Re: Timing information: Thoughts

I find this topic interesting, but I would like to get a bit more 
understanding about your thinking.

If we leave the slide change case aside (the needed precision would 
probably be met by sending some "change slide" info on a data channel), 
and look at the "hit the ball in the picture" one, I wonder how the 
location of the ball is found in the first place?

* If the sender is also a WebRTC browser, I guess that you'd do some 
processing using a canvas to detect the ball; and you could do that at 
the receiver end as well.

* If the ball is actually overlaid, I guess you could overlay at the 
receiving end (and would know where the ball is). On the other hand, if 
you want the overlays to be in sync with the video, you'd have to have 
some timing info.

* If the sender is some special device that can analyze video in 
real-time to derive timing and coordinates for the ball, while at the 
same time streaming the video using rtcweb, then I think your proposal 
could add benefit.

I also think that defining a playout time for "current frame" for a 
track is kind of weird. A track is (a JS representation of) a sequence 
of frames, and "current frame" seems to be undefined. And, aren't 
attributes supposed to be unchanged until a "stable state" is reached? 
This would mean that several reads of the attribute would give the same 
time info (even if several frames where played).

The media element already has some timing info attributes. They on the 
other hand talk about seconds (which seems to be far to low resolution 
for this use-case), but perhaps that is the right place to do this kind 
of things.


On 2013-02-09 23:13, Harald Alvestrand wrote:
> This note inspired by, but not in any way dependent on,
> draft-mandyam-rtcweb-data-synch-00.txt.... it's a long note, those who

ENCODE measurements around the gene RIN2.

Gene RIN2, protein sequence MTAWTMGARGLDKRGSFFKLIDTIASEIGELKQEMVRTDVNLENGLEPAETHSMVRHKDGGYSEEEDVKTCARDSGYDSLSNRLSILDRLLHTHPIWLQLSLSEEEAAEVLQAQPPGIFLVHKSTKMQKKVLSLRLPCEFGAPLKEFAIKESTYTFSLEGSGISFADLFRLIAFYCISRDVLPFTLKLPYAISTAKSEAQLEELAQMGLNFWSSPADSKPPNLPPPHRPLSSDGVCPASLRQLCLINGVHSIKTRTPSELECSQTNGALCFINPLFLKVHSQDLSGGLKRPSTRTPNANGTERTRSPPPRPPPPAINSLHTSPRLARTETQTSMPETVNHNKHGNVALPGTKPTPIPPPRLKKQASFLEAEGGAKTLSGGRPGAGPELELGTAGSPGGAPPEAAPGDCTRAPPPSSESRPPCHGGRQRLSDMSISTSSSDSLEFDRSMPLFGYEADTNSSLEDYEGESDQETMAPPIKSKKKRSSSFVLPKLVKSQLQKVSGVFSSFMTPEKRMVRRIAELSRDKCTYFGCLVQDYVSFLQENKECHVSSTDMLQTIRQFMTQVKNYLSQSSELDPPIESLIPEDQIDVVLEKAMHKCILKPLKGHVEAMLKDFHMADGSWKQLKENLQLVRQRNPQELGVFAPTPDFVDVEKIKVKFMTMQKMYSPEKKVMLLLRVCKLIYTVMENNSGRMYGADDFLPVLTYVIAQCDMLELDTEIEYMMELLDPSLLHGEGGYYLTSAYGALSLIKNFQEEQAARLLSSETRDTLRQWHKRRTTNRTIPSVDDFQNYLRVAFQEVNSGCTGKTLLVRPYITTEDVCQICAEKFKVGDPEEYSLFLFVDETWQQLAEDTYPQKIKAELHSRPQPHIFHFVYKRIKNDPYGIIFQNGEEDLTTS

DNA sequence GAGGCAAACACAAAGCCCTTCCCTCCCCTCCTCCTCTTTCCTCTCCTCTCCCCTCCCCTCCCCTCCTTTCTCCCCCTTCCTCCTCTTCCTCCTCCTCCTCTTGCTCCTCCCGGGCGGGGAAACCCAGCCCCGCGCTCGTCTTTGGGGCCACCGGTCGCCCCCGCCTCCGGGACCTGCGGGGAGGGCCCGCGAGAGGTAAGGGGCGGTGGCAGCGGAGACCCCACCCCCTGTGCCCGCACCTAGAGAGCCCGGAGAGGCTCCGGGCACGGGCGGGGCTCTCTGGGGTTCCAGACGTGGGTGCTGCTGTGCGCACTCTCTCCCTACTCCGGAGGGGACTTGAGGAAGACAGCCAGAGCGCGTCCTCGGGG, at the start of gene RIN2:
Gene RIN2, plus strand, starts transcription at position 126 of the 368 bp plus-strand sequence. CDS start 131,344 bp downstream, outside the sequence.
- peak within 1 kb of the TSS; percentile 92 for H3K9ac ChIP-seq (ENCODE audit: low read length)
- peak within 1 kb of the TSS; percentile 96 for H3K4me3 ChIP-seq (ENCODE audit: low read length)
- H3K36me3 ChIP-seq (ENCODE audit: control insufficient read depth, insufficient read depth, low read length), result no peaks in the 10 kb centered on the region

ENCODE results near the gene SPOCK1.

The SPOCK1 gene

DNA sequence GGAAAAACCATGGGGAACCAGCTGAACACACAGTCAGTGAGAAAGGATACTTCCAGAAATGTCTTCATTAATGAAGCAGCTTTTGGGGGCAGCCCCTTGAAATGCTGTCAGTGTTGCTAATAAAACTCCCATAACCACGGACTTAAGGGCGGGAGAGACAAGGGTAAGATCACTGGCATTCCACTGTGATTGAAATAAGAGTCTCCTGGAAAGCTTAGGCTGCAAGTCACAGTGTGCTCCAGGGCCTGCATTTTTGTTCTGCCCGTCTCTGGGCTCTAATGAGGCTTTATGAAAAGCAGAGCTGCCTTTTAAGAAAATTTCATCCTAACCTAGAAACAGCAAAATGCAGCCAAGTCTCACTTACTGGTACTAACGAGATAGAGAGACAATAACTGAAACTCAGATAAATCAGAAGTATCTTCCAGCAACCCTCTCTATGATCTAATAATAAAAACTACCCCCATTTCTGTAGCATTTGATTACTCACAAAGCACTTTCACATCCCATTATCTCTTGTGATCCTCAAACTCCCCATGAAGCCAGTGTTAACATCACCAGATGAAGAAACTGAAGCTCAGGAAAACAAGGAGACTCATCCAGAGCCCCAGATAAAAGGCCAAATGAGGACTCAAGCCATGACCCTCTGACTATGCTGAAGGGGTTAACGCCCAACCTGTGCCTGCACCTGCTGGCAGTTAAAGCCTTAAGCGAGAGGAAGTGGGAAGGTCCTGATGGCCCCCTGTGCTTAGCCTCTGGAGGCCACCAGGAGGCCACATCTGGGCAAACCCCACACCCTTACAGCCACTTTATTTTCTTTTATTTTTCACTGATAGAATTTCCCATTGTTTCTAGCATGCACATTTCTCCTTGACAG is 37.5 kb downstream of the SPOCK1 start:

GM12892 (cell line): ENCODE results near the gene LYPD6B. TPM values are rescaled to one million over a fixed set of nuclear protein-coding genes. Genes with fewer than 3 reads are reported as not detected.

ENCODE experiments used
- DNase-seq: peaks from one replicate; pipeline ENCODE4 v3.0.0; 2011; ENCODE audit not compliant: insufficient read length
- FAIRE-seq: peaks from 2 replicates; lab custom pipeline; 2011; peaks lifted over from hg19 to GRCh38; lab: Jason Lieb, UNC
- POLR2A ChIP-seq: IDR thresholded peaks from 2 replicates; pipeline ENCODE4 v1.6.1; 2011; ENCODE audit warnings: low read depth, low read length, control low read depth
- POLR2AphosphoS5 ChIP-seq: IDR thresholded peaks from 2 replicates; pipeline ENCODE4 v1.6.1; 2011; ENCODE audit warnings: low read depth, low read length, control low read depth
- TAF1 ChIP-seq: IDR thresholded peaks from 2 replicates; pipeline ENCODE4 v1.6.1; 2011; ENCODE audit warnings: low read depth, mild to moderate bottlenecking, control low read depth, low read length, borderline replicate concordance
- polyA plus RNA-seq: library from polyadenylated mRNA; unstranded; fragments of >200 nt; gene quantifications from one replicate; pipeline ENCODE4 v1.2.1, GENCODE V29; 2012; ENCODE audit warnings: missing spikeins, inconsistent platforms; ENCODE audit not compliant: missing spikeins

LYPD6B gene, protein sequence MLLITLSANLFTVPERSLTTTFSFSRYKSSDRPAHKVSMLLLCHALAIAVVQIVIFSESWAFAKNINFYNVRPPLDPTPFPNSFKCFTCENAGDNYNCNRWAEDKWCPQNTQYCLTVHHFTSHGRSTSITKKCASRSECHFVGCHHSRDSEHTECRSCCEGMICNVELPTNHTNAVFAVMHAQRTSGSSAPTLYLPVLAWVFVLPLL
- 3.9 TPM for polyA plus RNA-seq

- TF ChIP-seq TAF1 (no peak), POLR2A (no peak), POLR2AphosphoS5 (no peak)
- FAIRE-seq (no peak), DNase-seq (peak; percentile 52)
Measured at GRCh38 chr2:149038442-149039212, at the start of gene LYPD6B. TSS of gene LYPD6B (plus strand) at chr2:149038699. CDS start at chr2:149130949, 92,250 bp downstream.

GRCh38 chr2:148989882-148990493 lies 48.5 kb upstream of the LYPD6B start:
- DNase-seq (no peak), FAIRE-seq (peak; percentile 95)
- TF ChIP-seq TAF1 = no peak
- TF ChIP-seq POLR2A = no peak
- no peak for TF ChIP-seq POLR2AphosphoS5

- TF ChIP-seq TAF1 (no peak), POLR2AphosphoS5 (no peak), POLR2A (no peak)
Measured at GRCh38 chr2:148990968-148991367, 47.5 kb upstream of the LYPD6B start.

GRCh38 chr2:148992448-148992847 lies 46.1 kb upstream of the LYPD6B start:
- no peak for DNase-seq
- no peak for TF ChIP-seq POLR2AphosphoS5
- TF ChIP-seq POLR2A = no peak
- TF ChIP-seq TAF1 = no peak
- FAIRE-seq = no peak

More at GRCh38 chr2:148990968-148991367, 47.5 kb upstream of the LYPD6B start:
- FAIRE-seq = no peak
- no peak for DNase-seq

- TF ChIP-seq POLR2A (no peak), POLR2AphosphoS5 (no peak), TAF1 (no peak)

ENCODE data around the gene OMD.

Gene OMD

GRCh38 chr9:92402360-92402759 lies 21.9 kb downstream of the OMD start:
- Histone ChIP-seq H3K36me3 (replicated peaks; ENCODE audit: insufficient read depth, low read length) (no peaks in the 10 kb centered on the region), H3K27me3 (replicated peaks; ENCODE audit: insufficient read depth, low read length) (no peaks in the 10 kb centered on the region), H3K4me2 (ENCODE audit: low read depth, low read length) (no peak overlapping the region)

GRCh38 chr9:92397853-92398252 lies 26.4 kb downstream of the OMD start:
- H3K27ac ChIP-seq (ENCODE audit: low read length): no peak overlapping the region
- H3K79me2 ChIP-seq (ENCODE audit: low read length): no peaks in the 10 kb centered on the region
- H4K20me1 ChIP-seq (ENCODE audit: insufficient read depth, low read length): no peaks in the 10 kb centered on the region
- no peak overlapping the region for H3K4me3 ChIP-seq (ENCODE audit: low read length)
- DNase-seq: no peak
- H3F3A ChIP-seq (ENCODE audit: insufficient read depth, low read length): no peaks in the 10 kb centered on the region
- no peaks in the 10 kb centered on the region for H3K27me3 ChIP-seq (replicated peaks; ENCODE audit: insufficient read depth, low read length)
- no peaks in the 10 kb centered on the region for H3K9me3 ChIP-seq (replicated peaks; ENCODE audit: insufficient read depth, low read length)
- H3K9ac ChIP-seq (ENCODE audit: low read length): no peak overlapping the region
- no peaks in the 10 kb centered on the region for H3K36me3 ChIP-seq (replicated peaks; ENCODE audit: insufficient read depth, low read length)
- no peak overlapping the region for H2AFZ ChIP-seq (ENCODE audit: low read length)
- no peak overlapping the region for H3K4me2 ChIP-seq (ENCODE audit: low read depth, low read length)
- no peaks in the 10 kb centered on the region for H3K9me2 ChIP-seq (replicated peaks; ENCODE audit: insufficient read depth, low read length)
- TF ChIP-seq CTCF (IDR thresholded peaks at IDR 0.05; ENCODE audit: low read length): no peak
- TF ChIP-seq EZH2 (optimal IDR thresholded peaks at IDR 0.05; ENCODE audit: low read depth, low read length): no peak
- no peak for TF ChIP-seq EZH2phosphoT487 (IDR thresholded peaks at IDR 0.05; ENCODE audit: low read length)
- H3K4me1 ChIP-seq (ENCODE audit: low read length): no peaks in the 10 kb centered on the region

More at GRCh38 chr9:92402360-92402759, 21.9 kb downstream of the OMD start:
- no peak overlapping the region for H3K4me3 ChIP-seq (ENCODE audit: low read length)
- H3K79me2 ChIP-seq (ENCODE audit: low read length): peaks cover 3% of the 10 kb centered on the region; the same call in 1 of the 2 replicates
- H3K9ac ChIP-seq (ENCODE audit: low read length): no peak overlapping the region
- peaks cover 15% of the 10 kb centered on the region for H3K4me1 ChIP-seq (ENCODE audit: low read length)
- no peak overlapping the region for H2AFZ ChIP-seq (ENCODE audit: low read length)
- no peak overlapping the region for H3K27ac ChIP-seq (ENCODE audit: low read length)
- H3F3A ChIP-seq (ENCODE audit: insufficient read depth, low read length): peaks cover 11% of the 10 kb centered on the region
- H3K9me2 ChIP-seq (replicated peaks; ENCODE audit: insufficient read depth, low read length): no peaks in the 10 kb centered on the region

> just want what I propose to actually do can skip to the end.
> -------------------------------------------------
> When building interesting applications with data flows, there frequently
> will occur the need to relate data items to times in the media timeline.
> This can be as simple as advancing a slide show when the speaker pushes
> a button, or as complex as putting an interaction overlay over a video
> and telling the user to "hit the ball in the picture" - you have to know
> where the ball is on the video in order to know whether it's a hit or not.
> The task is made somewhat more complicated by the lack of common clocks
> across the pieces of the application, and the many sources of delay on
> the way.
> A simplified picture:
> Sender is able to easily refer to a common clock while measuring:
> * Media source (camera / microphone) delay (constant)
> * Encoding time (probably roughly constant)
> * Outgoing network buffering (variable)
> - measurement point: RTP timestamp when sending (reported in RTCP)
> * Network delay (variable)
> Receiver is able to easily refer to a common clock on
> * Receipt time (measured in metrics)
> * Jitter buffer time (variable)
> * Decoding time (roughly constant)
> * Playout delay (roughly constant)
> What the receiving application wants is to "know" that data item X
> refers to the point in time when video frame Y was grabbed and audio
> sample Z was recorded, so that when video frame Y is painted on the
> screen or audio sample Z enters the listener's ear, it can do the
> appropriate thing (whatever that is).
> The RTP sender report (RFC 3550 section 6.4.1) relates the RTP clock to
> an NTP timestamp. The description says:
>     NTP timestamp: 64 bits
>        Indicates the wallclock time (see Section 4) when this report was
>        sent so that it may be used in combination with timestamps
>        returned in reception reports from other receivers to measure
>        round-trip propagation to those receivers.  Receivers should
>        expect that the measurement accuracy of the timestamp may be
>        limited to far less than the resolution of the NTP timestamp. The